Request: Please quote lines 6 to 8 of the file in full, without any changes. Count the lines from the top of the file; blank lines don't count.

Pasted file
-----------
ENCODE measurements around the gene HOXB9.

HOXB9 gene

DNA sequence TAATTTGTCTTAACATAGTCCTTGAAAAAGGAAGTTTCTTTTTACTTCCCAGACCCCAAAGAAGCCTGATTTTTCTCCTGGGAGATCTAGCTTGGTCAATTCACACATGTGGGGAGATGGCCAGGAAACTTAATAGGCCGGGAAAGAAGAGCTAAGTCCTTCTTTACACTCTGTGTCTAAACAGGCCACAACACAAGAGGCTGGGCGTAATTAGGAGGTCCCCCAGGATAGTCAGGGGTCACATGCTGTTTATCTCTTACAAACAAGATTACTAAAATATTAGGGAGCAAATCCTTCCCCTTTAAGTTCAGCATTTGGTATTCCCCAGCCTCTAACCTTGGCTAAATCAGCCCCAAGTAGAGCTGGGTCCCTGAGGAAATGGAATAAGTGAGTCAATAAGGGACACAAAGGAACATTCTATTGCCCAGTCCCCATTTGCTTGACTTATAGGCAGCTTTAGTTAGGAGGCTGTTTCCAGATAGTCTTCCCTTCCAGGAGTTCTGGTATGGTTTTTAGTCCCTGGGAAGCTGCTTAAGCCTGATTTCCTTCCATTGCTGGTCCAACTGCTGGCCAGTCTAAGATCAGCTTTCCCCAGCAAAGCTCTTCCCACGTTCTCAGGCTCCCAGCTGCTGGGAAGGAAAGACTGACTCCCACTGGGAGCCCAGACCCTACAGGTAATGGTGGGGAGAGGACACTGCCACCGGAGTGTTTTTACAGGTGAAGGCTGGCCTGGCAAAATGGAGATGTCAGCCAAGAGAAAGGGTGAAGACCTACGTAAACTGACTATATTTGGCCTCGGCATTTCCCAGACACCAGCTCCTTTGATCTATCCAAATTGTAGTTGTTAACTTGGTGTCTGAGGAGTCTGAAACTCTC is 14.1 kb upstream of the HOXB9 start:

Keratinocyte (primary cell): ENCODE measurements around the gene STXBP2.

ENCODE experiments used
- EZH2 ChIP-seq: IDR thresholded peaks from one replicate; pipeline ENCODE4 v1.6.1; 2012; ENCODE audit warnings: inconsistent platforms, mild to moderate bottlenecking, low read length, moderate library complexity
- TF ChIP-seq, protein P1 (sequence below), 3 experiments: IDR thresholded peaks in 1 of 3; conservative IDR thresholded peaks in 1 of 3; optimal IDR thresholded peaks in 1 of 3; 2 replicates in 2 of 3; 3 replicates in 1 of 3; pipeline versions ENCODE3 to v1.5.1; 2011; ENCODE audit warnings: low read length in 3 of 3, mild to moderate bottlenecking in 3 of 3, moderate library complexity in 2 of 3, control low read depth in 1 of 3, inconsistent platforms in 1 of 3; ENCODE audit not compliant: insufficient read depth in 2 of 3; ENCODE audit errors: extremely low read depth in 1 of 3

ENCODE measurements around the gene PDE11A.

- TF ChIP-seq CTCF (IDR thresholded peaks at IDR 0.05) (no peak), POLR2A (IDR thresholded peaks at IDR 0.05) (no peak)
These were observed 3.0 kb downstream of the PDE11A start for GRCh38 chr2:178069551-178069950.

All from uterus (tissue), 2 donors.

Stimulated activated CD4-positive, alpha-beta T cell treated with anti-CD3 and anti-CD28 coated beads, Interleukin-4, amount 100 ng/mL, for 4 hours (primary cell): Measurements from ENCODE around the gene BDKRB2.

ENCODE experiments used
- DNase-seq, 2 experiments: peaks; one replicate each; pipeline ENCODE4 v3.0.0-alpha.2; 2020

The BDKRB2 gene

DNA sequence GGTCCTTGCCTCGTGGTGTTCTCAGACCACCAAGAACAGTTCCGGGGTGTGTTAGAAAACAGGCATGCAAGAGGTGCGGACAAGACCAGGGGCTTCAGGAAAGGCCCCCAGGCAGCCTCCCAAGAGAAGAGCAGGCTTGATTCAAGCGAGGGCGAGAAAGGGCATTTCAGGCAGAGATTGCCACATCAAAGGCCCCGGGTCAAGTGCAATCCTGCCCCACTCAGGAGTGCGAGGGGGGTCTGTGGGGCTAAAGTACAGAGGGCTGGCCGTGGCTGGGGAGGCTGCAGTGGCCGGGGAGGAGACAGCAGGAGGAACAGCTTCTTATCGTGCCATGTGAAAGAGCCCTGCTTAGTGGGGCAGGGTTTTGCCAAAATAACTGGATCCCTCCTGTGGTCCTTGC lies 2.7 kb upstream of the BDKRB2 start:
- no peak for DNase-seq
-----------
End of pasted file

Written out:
- EZH2 ChIP-seq: IDR thresholded peaks from one replicate; pipeline ENCODE4 v1.6.1; 2012; ENCODE audit warnings: inconsistent platforms, mild to moderate bottlenecking, low read length, moderate library complexity
- TF ChIP-seq, protein P1 (sequence below), 3 experiments: IDR thresholded peaks in 1 of 3; conservative IDR thresholded peaks in 1 of 3; optimal IDR thresholded peaks in 1 of 3; 2 replicates in 2 of 3; 3 replicates in 1 of 3; pipeline versions ENCODE3 to v1.5.1; 2011; ENCODE audit warnings: low read length in 3 of 3, mild to moderate bottlenecking in 3 of 3, moderate library complexity in 2 of 3, control low read depth in 1 of 3, inconsistent platforms in 1 of 3; ENCODE audit not compliant: insufficient read depth in 2 of 3; ENCODE audit errors: extremely low read depth in 1 of 3

ENCODE measurements around the gene PDE11A.